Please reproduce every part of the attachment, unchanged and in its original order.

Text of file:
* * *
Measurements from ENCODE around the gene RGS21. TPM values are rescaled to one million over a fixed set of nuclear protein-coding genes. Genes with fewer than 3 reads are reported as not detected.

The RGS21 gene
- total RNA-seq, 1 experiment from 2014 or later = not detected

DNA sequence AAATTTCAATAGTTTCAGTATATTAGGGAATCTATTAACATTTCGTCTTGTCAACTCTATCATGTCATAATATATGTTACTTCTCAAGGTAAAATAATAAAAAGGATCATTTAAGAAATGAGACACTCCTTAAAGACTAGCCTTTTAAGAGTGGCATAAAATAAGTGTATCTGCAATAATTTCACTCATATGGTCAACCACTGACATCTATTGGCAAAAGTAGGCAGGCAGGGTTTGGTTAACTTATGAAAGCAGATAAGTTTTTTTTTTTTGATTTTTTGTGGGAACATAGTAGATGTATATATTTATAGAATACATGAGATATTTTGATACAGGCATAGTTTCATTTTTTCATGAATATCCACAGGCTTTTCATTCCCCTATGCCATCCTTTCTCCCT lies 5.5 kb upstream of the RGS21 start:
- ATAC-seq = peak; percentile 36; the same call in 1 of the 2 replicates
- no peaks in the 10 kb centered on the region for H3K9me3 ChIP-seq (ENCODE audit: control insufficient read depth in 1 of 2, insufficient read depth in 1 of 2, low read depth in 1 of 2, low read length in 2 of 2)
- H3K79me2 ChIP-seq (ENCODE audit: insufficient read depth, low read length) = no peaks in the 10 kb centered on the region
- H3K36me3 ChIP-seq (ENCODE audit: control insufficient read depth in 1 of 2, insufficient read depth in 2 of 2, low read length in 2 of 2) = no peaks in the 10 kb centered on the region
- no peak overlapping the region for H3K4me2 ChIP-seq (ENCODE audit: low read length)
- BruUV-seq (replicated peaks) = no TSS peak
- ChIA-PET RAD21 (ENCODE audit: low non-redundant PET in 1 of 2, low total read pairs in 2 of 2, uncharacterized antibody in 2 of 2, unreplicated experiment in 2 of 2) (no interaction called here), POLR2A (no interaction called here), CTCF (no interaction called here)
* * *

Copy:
Measurements from ENCODE around the gene RGS21. TPM values are rescaled to one million over a fixed set of nuclear protein-coding genes. Genes with fewer than 3 reads are reported as not detected.

The RGS21 gene
- total RNA-seq, 1 experiment from 2014 or later = not detected

DNA sequence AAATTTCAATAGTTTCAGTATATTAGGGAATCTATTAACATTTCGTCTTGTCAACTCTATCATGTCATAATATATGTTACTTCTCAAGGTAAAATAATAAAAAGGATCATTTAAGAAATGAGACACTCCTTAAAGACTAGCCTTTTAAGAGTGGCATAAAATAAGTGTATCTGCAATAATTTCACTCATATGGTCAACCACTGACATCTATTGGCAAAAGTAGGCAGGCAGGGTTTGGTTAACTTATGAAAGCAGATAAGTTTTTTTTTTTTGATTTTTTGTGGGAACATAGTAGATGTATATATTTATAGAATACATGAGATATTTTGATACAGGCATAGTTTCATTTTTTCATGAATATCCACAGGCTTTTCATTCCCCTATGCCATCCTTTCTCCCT lies 5.5 kb upstream of the RGS21 start:
- ATAC-seq = peak; percentile 36; the same call in 1 of the 2 replicates
- no peaks in the 10 kb centered on the region for H3K9me3 ChIP-seq (ENCODE audit: control insufficient read depth in 1 of 2, insufficient read depth in 1 of 2, low read depth in 1 of 2, low read length in 2 of 2)
- H3K79me2 ChIP-seq (ENCODE audit: insufficient read depth, low read length) = no peaks in the 10 kb centered on the region
- H3K36me3 ChIP-seq (ENCODE audit: control insufficient read depth in 1 of 2, insufficient read depth in 2 of 2, low read length in 2 of 2) = no peaks in the 10 kb centered on the region
- no peak overlapping the region for H3K4me2 ChIP-seq (ENCODE audit: low read length)
- BruUV-seq (replicated peaks) = no TSS peak
- ChIA-PET RAD21 (ENCODE audit: low non-redundant PET in 1 of 2, low total read pairs in 2 of 2, uncharacterized antibody in 2 of 2, unreplicated experiment in 2 of 2) (no interaction called here), POLR2A (no interaction called here), CTCF (no interaction called here)